In a less fanciful context, let’s just say the sounds heard here will make you sit right up and say howdy and hot damn! Shuffle the tracks if you will. Play one over and over. Play them in succession. Do what you want, do what you will. You’ll be spellbound by what you hear. And what you’ll hear will be at once quintessentially musical and trans-musical! You’ll hear the breaths as well as the bowing, the plucking as well as the caressing of the newest of ancient strings and strokes. You’ll hear heaven more near than far!
Bass players in particular will come away with waving hair and sparkling eyes and others will want to “weave a circle round them thrice,” knowing full well, convinced, that like Coleridge’s dreamer, these guys on honey dew hath fed and drunk the milk of paradise! And they’ve only listened to the CD. Just imagine what Brendle and Holstein look like after soaring through this experience. No just another day at the studio, to be sure. Ah, bass lessons, bass duets will begin to proliferate all over the world. You can bet on it. It’s rooted and the shoots are spreading as we speak.
by George Harris
There have been two bass players in big bands, and in some small bands, but as a duo...well, you've got to do some research. Dave Holland did one about 30 years ago, and it was a painfully free affair. Charlotte's Ron Brendle and Mike Holstein's Rhizome hits all the right spots, making it more like a summit between guitarists in the sense that the feeling of swing is always present. Together, they do everything you can with a bass, from slapping ("Smoke Signals") to strumming ("Sardegna") to bending ("Soapbox") to bowing ("Rhizome"). The music is original and fresh in feel,with some lyricism and reflection on "When I Was There" and the hip jive of "Loose Interpretaton" serving as highlights. Going from the funky snap of "Topochico" to the passionate aria of "Whisper" is a formidable task handled well by the four hands available here. Rhizome is lots of fretless fun provided for your ears.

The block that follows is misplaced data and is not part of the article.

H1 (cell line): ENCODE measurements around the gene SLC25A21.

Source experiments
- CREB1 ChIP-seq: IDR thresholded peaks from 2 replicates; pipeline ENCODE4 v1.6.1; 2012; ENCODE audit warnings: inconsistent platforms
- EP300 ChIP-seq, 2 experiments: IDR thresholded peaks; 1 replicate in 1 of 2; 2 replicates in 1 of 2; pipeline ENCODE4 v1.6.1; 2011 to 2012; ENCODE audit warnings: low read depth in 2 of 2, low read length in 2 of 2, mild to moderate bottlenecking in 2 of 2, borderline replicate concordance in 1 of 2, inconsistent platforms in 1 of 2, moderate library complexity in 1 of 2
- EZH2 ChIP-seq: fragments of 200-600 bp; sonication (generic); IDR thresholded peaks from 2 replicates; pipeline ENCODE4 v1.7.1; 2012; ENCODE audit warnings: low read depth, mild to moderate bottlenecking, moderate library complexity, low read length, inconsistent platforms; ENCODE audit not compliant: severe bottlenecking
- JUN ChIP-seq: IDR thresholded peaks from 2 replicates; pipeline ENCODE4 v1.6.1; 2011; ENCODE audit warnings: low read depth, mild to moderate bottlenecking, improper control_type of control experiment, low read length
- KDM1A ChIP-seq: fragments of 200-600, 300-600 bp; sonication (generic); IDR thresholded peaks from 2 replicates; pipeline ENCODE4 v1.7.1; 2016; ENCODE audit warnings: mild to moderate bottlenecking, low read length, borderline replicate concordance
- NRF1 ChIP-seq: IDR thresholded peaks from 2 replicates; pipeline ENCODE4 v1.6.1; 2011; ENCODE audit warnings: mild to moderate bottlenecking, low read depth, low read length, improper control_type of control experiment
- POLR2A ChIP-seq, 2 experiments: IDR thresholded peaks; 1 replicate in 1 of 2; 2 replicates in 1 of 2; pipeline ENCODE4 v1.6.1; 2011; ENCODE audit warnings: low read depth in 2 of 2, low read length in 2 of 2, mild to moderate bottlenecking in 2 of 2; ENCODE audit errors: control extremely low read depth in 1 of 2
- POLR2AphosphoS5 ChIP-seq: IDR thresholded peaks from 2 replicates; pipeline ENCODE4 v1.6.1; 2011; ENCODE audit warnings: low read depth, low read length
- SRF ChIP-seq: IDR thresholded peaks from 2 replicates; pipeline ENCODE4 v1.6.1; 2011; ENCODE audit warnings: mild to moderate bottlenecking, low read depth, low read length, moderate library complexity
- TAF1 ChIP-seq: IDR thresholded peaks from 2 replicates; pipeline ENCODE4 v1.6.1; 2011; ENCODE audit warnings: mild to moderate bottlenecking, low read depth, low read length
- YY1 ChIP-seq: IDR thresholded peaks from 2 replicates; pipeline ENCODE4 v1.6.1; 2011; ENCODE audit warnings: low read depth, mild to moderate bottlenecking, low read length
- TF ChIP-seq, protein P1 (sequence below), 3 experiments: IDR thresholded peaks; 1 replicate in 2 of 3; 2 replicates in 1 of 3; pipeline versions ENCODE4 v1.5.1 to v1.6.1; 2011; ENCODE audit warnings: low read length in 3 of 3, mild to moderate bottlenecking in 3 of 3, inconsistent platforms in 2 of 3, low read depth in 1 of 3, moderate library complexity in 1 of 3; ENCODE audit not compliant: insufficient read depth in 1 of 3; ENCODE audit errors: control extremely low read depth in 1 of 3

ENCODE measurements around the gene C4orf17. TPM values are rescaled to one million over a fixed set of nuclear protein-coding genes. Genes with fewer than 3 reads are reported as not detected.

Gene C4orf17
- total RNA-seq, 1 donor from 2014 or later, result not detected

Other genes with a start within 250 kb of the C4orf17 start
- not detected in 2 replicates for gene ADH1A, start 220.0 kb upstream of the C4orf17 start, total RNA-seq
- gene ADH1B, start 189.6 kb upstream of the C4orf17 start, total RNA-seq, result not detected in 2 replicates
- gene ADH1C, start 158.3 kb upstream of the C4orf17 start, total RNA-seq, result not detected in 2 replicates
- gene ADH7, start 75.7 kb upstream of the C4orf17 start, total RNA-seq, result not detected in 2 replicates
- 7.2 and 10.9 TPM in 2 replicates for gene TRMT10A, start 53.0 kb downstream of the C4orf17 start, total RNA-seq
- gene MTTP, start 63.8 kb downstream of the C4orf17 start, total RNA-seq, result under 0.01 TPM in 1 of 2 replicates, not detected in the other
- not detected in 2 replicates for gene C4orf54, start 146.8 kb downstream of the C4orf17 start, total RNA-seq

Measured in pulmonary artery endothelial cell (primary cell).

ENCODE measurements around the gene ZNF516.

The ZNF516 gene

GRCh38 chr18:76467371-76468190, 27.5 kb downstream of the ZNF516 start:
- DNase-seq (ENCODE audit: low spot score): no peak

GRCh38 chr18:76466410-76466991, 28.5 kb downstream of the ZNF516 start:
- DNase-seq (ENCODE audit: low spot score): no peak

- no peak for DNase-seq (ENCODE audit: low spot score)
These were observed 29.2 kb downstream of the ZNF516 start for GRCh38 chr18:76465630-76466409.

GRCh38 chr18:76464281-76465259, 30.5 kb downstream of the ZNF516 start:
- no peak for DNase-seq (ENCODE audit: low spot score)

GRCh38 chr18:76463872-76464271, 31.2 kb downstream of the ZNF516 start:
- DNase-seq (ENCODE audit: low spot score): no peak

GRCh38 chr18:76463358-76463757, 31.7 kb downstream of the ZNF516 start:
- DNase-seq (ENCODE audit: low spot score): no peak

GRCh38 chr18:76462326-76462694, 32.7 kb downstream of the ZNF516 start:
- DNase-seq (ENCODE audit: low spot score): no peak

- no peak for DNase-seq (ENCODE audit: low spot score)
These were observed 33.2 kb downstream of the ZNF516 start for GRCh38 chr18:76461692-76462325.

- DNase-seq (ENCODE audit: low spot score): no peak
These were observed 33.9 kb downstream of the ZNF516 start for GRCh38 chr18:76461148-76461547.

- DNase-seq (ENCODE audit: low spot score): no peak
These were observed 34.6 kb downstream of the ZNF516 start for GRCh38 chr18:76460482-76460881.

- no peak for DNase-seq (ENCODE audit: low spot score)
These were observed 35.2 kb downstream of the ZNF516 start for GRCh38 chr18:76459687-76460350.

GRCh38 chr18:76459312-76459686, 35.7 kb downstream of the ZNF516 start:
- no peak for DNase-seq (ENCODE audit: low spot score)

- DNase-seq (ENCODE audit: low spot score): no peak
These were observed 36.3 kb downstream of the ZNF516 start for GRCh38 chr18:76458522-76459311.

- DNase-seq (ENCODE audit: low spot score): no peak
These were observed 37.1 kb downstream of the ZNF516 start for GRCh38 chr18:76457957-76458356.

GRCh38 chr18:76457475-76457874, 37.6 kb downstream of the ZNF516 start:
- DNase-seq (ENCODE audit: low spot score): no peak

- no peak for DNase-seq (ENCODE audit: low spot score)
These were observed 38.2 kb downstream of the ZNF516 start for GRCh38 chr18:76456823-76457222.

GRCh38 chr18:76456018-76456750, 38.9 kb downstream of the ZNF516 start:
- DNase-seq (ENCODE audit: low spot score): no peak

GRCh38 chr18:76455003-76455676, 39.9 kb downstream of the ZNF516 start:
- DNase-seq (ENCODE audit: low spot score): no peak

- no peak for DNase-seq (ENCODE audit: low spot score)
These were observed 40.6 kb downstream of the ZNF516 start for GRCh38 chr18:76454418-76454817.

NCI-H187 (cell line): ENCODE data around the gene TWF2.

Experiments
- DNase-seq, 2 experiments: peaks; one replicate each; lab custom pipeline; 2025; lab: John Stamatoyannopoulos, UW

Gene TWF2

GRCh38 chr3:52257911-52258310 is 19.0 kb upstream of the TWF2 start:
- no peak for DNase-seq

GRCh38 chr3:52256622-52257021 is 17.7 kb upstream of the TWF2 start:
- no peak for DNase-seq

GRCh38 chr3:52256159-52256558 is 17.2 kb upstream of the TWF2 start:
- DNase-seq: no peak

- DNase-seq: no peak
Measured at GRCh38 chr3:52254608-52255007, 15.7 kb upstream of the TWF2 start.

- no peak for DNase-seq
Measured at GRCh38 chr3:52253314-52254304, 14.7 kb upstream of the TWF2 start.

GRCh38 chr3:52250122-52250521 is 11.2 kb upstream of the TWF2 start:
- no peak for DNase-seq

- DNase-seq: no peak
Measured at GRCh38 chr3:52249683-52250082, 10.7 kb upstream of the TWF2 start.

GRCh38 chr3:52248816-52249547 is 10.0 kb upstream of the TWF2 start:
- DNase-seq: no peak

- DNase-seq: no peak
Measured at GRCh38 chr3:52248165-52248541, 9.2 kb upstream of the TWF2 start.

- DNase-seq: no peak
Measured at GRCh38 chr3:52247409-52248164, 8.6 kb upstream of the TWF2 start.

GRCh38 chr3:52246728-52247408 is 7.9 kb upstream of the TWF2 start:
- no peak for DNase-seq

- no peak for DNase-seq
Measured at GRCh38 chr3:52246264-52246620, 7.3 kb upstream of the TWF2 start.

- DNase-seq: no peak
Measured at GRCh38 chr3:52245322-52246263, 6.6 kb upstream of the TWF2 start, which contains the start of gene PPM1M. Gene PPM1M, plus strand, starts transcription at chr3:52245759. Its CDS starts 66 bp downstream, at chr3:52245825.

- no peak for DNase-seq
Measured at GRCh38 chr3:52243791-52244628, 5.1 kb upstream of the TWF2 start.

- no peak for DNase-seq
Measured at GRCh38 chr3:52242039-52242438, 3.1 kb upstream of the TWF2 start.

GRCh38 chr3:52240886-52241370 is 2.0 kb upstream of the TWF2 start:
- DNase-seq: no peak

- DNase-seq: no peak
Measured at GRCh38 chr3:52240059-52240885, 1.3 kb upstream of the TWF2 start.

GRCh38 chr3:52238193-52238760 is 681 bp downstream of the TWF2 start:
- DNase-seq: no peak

Rhizome - Ron Brendle, Mike Holstein
Big Octave - Ron Brendle, Chris Garges, John Alexander
LoNote Records 103
Top-notch bassist, Ron Brendle leads this trio featuring one of our favorite modern jazz pianists, Frank Kimbrough, and drummer, Al Sergel. With this release, the musicians frame their game plan upon some of pianist, Keith Jarrett’s 70’s, early 80’s group sound, where the musicians pursue open ended interplay while utilizing space as an effective means of altering themes and tonalities. Here, the artists’ inject their distinct personas into the overall mix. A very fine outing indeed!
Ron Brendle Trio -- Here (LoNote)
Yawn: yet another well-intentioned disc of modern instrumentals shaped by a triangle of piano, bass and drums. Yes, the piano-trio is the most popular configuration in jazz, but what separates Here from a gazillion and one lesser lineups is the democratic nature of this particular triumvirate. Customarily, piano-trios are fronted by, well, pianists.
Ron Brendle, however, is a stand-up bassist, a modest man with unselfish tendencies. Like one of his teachers, bass giant Charlie Haden, Brendle believes that the thrust of his inspired strum and twang is to make everybody else in the band sound groovy. Accordingly, drummer Al Sergel and pianist Frank Kimbrough blow on Here with uncommon ease, like wisps of dandelion swept up and away by an invigorating rush of spring breeze.